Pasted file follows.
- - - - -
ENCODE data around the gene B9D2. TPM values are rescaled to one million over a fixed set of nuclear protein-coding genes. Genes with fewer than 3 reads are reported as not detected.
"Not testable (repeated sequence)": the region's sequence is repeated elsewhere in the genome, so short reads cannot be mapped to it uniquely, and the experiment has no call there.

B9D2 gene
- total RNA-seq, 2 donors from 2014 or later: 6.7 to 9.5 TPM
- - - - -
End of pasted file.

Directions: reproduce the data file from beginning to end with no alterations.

ENCODE data around the gene B9D2. TPM values are rescaled to one million over a fixed set of nuclear protein-coding genes. Genes with fewer than 3 reads are reported as not detected.
"Not testable (repeated sequence)": the region's sequence is repeated elsewhere in the genome, so short reads cannot be mapped to it uniquely, and the experiment has no call there.

B9D2 gene
- total RNA-seq, 2 donors from 2014 or later: 6.7 to 9.5 TPM